Yesterday I’ve returned from the Build conference in Redmond. The content was awesome, the swag was awesome and, most importantly, the people were awesome. But there were a few less than perfect things which can be reduced to one …
This was my first visit to Microsoft’s campus, so it was really interesting in that regard. Other than that it’s hard to explain the choice of venue.
Except for keynotes which were held in what is now known as BAT (big-ass-tent) the rest of the sessions were held in 2 buildings (Microsoft Building 33 and 92). As you can guess by the building numbers these are not particularly close. Here’s the map:
It takes at least 15 minutes to walk from one to the the other. Microsoft tried to mitigate this by running shuttle buses between the buildings. I’ve tried to use the bus once. Ended up waiting 10 minutes for the bus in the rain and then when I finally got to the other building the session I wanted to attend was already full. So from day two I decided to choose the first session of the day and based on that stay in the same building for the day.
Another consequence of this layout was the need to have 45 minute breaks between the sessions. I’m not sure I mind this since that left more time for networking which is the most valuable part of the conference anyway (especially considering online availability of the content). But it’s worth mentioning that all the content would easily fit into 3 days if it was in the same building with ~15 minute breaks. And we could’ve had more content on day 4 (I’ve heard some sessions didn’t fit in).
One of the main selling points of doing the event on campus was supposed easy access to Microsoft employees. While I was told that we actually got more talks by real engineers (as opposed to evangelists) than we would if the event was held somewhere else, I’ve heard from multiple Microsoft employees that they were forbidden to get close to the conference. Add that to the fact that they have their own life in Seattle area (spouses, kids, hobbies) and they have to go home and you actually get less access to them than you would if they were on “workation” in Vegas.
This is totally random. Sorry for mentioning it here. But on the day I arrived I wanted to get a beer. So I wiped out my Windows Phone, launched Local Scout and found the closest place to the hotel that served beer and burgers. It’s called Red Robin (a chain burger joint). So I went there and ordered a beer. Bartender asked me for my ID. (and no, I don’t look like I could be younger than 21). I complied and gave her my European Union ID card. She was really genuinely sorry, but said that it wasn’t good enough and she needs a proper passport (which I left at the hotel). I was a little upset, but agreed to settle for a burger w/o beer. To my surprise she said that not only I’m not getting a beer, but can’t stay in the “bar area” of the establishment and non-bar (restaurant) area was full. Oh, well.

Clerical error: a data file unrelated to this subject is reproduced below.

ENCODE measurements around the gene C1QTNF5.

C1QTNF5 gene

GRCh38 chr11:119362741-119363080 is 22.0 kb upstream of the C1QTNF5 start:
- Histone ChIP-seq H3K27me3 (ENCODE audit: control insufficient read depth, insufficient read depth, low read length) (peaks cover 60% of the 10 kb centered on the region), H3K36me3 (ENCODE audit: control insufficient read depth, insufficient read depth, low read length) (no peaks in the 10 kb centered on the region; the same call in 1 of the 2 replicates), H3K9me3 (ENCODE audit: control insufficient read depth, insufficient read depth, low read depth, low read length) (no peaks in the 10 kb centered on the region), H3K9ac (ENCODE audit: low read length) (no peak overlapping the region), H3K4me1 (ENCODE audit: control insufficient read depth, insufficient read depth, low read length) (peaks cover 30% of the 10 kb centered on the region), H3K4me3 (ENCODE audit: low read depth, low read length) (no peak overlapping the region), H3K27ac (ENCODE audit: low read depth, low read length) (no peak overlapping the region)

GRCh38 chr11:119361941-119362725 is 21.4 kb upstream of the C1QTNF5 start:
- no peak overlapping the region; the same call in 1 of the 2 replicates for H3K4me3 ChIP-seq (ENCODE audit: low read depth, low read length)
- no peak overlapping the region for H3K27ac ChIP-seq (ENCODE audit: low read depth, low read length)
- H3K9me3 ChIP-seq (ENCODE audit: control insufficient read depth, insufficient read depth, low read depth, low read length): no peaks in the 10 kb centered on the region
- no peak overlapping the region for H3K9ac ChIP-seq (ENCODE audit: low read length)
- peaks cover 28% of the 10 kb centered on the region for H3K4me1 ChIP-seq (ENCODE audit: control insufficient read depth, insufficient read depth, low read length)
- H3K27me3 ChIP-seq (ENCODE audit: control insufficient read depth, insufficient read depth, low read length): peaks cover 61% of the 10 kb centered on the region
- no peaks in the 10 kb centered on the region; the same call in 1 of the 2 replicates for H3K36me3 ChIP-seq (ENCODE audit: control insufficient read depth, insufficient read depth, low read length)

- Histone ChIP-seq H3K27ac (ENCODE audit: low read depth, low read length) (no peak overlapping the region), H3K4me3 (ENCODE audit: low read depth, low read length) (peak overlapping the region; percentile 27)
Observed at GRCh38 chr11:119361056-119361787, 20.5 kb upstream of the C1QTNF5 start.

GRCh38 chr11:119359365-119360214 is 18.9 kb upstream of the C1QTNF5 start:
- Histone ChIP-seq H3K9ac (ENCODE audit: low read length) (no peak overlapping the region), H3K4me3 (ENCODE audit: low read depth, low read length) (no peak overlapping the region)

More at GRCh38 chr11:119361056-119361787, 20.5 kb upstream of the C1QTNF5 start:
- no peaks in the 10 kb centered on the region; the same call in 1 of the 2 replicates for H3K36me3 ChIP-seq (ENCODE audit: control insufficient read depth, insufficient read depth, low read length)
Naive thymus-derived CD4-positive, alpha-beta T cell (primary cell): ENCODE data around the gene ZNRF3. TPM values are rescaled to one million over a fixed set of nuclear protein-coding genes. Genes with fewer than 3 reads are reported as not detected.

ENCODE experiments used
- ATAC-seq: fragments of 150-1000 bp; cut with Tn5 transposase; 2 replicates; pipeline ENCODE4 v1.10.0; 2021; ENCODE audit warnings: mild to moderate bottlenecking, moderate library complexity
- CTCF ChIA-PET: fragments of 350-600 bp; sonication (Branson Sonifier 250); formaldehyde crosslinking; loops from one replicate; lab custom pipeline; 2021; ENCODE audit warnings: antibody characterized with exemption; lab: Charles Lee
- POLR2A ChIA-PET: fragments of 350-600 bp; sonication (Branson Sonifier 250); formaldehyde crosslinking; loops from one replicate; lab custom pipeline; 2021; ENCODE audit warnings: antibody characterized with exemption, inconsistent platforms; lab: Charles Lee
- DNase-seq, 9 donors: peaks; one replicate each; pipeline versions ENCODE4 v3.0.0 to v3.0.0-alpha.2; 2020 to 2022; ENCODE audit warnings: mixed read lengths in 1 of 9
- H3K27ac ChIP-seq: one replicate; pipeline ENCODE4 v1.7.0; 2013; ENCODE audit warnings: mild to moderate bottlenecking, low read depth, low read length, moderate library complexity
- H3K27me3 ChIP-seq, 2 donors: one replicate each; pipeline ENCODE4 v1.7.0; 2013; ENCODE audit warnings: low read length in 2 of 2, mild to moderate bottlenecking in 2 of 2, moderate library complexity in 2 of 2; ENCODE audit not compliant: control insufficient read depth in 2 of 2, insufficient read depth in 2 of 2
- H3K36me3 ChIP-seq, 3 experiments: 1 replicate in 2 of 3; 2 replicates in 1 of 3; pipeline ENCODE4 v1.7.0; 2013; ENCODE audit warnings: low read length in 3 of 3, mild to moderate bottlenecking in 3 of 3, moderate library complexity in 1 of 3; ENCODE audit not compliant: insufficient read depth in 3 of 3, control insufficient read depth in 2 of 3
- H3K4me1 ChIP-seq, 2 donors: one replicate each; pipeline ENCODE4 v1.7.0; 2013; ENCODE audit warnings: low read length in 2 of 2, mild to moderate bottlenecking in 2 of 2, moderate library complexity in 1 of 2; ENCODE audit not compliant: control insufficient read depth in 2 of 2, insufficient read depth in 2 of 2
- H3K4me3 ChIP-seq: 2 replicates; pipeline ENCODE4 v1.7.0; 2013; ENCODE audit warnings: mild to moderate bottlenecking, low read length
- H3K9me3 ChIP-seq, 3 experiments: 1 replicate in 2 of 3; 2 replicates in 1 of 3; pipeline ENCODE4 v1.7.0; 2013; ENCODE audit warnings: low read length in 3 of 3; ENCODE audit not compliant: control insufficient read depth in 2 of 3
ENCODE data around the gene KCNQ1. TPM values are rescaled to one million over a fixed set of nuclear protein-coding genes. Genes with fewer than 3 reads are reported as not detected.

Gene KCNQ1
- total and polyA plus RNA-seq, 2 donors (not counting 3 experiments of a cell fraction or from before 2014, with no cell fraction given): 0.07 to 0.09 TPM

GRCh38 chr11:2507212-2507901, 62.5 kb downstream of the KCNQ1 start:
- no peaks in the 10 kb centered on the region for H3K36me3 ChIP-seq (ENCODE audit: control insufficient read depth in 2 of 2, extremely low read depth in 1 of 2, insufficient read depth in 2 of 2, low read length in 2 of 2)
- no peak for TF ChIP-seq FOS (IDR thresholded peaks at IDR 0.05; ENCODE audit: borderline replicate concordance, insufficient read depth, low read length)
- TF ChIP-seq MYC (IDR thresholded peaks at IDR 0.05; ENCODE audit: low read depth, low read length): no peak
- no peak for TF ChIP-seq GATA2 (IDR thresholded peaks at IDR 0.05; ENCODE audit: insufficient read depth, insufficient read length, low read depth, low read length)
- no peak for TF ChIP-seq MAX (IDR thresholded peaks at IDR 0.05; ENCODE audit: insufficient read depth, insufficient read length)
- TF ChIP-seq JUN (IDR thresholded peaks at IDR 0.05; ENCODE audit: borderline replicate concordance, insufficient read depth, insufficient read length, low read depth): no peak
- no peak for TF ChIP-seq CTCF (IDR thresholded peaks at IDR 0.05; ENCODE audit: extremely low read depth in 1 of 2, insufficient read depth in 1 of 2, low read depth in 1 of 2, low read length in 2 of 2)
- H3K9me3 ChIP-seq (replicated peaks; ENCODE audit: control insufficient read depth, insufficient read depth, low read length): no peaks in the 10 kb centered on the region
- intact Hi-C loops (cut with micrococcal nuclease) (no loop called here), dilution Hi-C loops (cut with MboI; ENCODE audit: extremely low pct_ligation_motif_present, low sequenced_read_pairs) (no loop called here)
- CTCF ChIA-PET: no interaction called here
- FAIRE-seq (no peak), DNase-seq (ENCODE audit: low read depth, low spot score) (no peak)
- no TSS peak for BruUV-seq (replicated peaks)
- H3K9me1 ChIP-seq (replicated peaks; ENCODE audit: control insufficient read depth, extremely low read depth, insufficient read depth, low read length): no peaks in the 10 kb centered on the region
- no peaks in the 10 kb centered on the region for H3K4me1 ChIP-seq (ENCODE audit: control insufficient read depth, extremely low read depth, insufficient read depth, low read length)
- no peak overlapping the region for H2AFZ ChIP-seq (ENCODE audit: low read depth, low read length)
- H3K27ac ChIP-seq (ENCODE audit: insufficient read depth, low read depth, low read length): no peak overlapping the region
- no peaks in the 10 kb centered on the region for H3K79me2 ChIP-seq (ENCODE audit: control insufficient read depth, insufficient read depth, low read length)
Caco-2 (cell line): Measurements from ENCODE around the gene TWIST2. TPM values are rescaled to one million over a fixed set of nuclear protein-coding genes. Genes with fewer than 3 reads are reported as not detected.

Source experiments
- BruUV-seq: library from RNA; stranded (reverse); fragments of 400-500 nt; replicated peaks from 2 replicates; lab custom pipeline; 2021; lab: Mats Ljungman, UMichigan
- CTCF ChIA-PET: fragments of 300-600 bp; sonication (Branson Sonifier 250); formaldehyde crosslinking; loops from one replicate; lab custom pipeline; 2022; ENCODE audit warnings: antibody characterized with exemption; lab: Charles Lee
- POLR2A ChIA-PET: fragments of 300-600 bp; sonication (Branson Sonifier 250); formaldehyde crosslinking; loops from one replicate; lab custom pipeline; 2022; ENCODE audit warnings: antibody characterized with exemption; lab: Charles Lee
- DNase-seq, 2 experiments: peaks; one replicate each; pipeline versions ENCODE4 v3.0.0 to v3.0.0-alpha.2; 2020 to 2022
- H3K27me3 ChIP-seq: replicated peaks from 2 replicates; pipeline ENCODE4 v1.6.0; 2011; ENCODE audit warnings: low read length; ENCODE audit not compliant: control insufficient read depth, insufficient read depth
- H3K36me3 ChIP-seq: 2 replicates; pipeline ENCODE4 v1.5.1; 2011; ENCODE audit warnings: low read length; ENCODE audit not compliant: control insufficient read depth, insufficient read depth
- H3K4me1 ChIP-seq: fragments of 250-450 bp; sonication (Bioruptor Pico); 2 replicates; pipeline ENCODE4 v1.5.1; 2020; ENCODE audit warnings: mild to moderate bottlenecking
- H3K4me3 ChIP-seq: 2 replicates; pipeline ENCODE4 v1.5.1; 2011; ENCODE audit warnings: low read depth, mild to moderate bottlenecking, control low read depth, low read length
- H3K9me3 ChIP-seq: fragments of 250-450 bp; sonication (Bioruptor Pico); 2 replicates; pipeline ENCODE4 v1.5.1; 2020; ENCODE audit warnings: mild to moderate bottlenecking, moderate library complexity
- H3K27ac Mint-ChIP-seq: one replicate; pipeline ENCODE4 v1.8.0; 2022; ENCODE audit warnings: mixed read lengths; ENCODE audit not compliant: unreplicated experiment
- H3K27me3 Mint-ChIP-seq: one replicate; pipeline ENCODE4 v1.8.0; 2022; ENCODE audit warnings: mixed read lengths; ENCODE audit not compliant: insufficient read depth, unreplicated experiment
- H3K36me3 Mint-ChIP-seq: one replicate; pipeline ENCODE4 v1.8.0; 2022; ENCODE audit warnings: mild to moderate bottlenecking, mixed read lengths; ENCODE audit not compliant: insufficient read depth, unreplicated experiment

When I returned to the same restaurant on the last day of my trip with passport in my pocket no one seemed to care about my age.
I don’t know if this is a state of Washington thing or what. I wasn’t asked for passport in US (except at border control) never before and never after that accident.
Few notes on the hotels
Night shot of my hotel taken with Nokia Lumia 920
Tim Heuer has a great post with hotel tips for PDC in 2010. I would add one thing though.
I’ve chosen Silver Cloud Inn Redmond based on proximity to the event and actually walked from and to it from the Microsoft campus. That’s great, but … There was a great and free shuttle service from/to all of the official conference hotels (there were 17 of them) so the proximity to Microsoft wasn’t that important. On the other hand I’ve been to 2 parties (including some drinking and late return to the hotel) in the Bellevue center, plus I went there for shopping and actually went to the airport on a public bus (yes, I’m cheap) with layover in Bellevue center.
So, if I had to choose again I would choose a hotel in downtown Bellevue, rather than close to Microsoft Campus.
It was great, really!
I know this post sounds sour, but lets write this off on the fact that I was born in USSR or am European or whatever. I’m having hard time praising the awesome things (they were awesome what’s there to talk about?) and would rather mention the things I didn’t like (things that can be improved on). That said //build/ was awesome and I would do it again without blinking.
See you at BUILD 2013!